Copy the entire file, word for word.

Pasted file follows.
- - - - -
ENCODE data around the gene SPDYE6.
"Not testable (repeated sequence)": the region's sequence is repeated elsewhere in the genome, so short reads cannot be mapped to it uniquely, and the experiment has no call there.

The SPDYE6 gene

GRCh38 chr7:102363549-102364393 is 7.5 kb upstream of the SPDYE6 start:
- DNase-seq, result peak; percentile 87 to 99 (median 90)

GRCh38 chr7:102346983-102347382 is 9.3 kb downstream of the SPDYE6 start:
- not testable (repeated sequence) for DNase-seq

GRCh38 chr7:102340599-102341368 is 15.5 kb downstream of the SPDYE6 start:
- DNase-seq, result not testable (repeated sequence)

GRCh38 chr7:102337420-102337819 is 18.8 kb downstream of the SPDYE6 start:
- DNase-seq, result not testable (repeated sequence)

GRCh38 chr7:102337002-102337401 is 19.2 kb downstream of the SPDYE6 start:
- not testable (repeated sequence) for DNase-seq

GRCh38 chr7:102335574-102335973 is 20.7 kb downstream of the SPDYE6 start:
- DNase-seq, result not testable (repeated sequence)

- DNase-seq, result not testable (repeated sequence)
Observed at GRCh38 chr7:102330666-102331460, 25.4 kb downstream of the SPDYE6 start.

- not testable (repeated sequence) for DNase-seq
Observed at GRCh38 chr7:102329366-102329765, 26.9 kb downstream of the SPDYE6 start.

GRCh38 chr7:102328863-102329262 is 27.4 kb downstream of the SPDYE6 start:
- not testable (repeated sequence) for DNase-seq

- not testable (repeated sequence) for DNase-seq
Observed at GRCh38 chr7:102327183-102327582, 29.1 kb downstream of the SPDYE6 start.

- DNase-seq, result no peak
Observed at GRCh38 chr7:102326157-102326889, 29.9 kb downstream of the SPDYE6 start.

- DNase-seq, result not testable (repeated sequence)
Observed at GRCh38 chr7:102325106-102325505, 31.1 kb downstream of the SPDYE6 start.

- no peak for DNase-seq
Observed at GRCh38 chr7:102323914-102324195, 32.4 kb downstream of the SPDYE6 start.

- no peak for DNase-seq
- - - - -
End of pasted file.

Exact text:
ENCODE data around the gene SPDYE6.
"Not testable (repeated sequence)": the region's sequence is repeated elsewhere in the genome, so short reads cannot be mapped to it uniquely, and the experiment has no call there.

The SPDYE6 gene

GRCh38 chr7:102363549-102364393 is 7.5 kb upstream of the SPDYE6 start:
- DNase-seq, result peak; percentile 87 to 99 (median 90)

GRCh38 chr7:102346983-102347382 is 9.3 kb downstream of the SPDYE6 start:
- not testable (repeated sequence) for DNase-seq

GRCh38 chr7:102340599-102341368 is 15.5 kb downstream of the SPDYE6 start:
- DNase-seq, result not testable (repeated sequence)

GRCh38 chr7:102337420-102337819 is 18.8 kb downstream of the SPDYE6 start:
- DNase-seq, result not testable (repeated sequence)

GRCh38 chr7:102337002-102337401 is 19.2 kb downstream of the SPDYE6 start:
- not testable (repeated sequence) for DNase-seq

GRCh38 chr7:102335574-102335973 is 20.7 kb downstream of the SPDYE6 start:
- DNase-seq, result not testable (repeated sequence)

- DNase-seq, result not testable (repeated sequence)
Observed at GRCh38 chr7:102330666-102331460, 25.4 kb downstream of the SPDYE6 start.

- not testable (repeated sequence) for DNase-seq
Observed at GRCh38 chr7:102329366-102329765, 26.9 kb downstream of the SPDYE6 start.

GRCh38 chr7:102328863-102329262 is 27.4 kb downstream of the SPDYE6 start:
- not testable (repeated sequence) for DNase-seq

- not testable (repeated sequence) for DNase-seq
Observed at GRCh38 chr7:102327183-102327582, 29.1 kb downstream of the SPDYE6 start.

- DNase-seq, result no peak
Observed at GRCh38 chr7:102326157-102326889, 29.9 kb downstream of the SPDYE6 start.

- DNase-seq, result not testable (repeated sequence)
Observed at GRCh38 chr7:102325106-102325505, 31.1 kb downstream of the SPDYE6 start.

- no peak for DNase-seq
Observed at GRCh38 chr7:102323914-102324195, 32.4 kb downstream of the SPDYE6 start.

- no peak for DNase-seq